In choosing the music industry to discuss economics more broadly, Krueger has both found a frame that will be relatable to a lot of people and chosen an industry that has come through (or is perhaps still going through) a dramatic shift in the way that people obtain and engage with its primary product. Krueger admits that he isn't a particular avid fan of music, but he is passionate about economics. I come from the exact opposite perspective. Still, his approach is generally readable, and there In choosing the music industry to discuss economics more broadly, Krueger has both found a frame that will be relatable to a lot of people and chosen an industry that has come through (or is perhaps still going through) a dramatic shift in the way that people obtain and engage with its primary product. Krueger admits that he isn't a particular avid fan of music, but he is passionate about economics. I come from the exact opposite perspective. Still, his approach is generally readable, and there are plenty of nifty factoids thrown in. And yes, when, just a week after finishing the book I found myself at a concert, I did catch myself thinking a little bit about economics.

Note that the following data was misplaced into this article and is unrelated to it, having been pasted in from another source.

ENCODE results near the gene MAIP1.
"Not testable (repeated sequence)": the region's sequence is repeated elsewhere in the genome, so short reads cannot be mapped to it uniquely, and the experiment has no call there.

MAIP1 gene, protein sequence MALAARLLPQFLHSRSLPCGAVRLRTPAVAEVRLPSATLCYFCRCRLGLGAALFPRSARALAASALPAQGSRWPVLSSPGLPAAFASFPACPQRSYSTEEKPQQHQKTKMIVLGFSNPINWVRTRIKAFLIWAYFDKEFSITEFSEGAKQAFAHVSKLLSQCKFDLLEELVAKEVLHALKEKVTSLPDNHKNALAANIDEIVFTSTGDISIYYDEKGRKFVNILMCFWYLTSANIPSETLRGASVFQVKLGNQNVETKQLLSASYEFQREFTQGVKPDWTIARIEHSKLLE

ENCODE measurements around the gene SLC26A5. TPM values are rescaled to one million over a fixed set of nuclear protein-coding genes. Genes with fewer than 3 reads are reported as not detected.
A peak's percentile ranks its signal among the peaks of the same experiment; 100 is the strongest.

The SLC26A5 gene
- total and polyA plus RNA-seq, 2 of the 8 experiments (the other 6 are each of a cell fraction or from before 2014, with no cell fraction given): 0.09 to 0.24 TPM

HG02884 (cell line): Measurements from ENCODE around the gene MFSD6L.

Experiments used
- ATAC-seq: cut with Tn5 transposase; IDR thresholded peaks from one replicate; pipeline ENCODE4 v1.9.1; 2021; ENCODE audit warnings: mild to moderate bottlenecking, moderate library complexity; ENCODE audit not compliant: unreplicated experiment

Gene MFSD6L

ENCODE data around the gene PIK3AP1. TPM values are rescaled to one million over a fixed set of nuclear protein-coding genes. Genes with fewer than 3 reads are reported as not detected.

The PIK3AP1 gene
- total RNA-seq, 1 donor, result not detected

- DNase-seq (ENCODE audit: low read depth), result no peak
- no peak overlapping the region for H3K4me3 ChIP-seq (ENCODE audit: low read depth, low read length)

22. 5 out of 5

    Karthik Subbiah